The More Guns, Less Crime Scam
Questionable research shows Right To Carry reduces crime. Here’s the full story.
Twenty years ago, in 1997, the Journal of Legal Studies published a paper by John Lott and David Mustard. In it, Lott and Mustard reported their findings that violent crime went down after states passed laws allowing their residents to carry concealed weapons. This counter-intuitive finding helped fuel the campaign for similar “Right-to-Carry” (RTC) laws in more states, including Wisconsin.
Lott and Mustard claimed these results came as a surprise, suggesting they were unbiased researchers just looking for empirical evidence. Since then, however, Lott has become a true believer. A glance at his website shows he has become an outspoken advocate for the “more guns, less crime” position. In fact, that is the title of one of his books.
The Lott-Mustard conclusion may have been more influential because of its timing. In 1996, under pressure from Congress and the National Rifle Association, the U.S. Centers for Disease Control and Prevention stopped funding research on firearms. Without the prospect of federal funding many researchers likely decided to pursue other topics.
Even so, a number of concerns were raised doubts about the Lott-Mustard conclusions. One was that the period they studied initially was the height of the crack epidemic. States passing new RTC laws were in the South, whereas northern cities were hard hit by the explosion of crack use. Several researchers looked at trends in later years and found that the passage of RTC laws was actually associated with higher crime.
Despite criticism, Lott’s conclusion was widely influential. First, it was widely used by supporters of bills loosening restrictions on carrying weapons. In addition, it likely encouraged people to buy and carry a gun, particularly residents of dangerous neighborhoods that carrying a gun made them safer. Finally, it backed the argument that any restriction on guns, while well-meaning, is counter-productive.
Isolating the effects of a single public policy is often tricky at best. If there is a difference in crime rates between states adopting an RTC law and those not adopting one, how can it be certain the difference is due to the law and not some other factor? No two states, after all, are exactly the same.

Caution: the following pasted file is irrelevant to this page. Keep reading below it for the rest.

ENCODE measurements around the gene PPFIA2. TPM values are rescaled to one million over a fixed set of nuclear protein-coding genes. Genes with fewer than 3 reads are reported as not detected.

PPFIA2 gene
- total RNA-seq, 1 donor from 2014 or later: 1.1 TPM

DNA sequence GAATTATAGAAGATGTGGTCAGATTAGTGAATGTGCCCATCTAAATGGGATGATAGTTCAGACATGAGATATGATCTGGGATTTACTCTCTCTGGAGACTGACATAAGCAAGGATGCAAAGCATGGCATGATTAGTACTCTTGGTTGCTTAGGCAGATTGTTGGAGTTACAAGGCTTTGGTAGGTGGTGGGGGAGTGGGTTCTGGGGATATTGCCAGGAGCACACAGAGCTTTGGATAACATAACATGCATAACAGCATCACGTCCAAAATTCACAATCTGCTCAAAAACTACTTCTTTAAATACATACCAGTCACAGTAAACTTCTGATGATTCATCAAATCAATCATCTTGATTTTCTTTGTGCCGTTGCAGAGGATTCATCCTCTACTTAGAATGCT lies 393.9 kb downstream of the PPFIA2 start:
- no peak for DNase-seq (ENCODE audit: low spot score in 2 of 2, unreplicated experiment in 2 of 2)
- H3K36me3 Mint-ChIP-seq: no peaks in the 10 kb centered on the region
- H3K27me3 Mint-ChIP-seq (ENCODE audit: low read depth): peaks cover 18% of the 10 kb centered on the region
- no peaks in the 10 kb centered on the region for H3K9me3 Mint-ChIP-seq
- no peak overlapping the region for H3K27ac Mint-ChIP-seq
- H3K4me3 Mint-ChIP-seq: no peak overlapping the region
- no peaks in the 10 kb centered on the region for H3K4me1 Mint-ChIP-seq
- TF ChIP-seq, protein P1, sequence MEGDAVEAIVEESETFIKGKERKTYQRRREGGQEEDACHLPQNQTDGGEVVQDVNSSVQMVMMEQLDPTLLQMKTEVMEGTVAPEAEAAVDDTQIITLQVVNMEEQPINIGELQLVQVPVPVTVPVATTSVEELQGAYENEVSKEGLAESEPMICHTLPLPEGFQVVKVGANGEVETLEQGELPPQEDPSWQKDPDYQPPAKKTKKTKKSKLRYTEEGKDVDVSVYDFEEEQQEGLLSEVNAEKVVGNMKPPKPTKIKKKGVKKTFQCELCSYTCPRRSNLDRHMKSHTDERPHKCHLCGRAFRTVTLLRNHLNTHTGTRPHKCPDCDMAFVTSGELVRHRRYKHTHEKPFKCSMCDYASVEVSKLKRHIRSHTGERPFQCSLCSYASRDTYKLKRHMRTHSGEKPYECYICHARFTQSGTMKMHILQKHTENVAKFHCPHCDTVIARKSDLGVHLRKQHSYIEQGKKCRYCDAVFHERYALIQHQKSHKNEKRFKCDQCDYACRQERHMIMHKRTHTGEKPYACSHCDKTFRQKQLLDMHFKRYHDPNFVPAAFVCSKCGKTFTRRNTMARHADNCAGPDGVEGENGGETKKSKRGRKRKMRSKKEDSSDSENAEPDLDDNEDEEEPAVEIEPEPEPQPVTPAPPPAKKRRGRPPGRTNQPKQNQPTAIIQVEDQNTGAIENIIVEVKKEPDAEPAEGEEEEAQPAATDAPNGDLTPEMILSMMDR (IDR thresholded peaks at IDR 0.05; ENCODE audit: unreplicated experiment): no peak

One way to deal with this problem is to create a “synthetic control.” This approach is increasingly used in a number of fields. For example, in studies comparing charter schools with regular schools, each charter school student may be matched against a synthetic regular school student, made by combining several public school students, such that the result closely matches the charter student in such characteristics as income and academic record.
This June, a paper was published on the effect of RTC laws on crime, using the synthetic control approach. For each of the 33 states that passed an RTC law, the authors created a synthetic control state from the states that did not pass an RTC law. The control states were designed to match the actual states as closely as possible in their behavior prior to the RTC law. As the authors (John Donohue, Abhay Aneja, and Kyle Weber) explain, their approach:
uses a matching methodology to create a credible synthetic control based on a weighted average of other states that best matches the pre-passage pattern of crime for each “treated” state, which can then be used to estimate the likely path of crime if RTC-adopting states had not adopted a RTC law.
The synthetic Texas, for example, was created from a weighted average of California, Nebraska, and Wisconsin. The figure below shows the actual Texas crime rate before and after an RTC law as a solid line. The violent crime rate for the synthetic Texas is shown as a dashed line.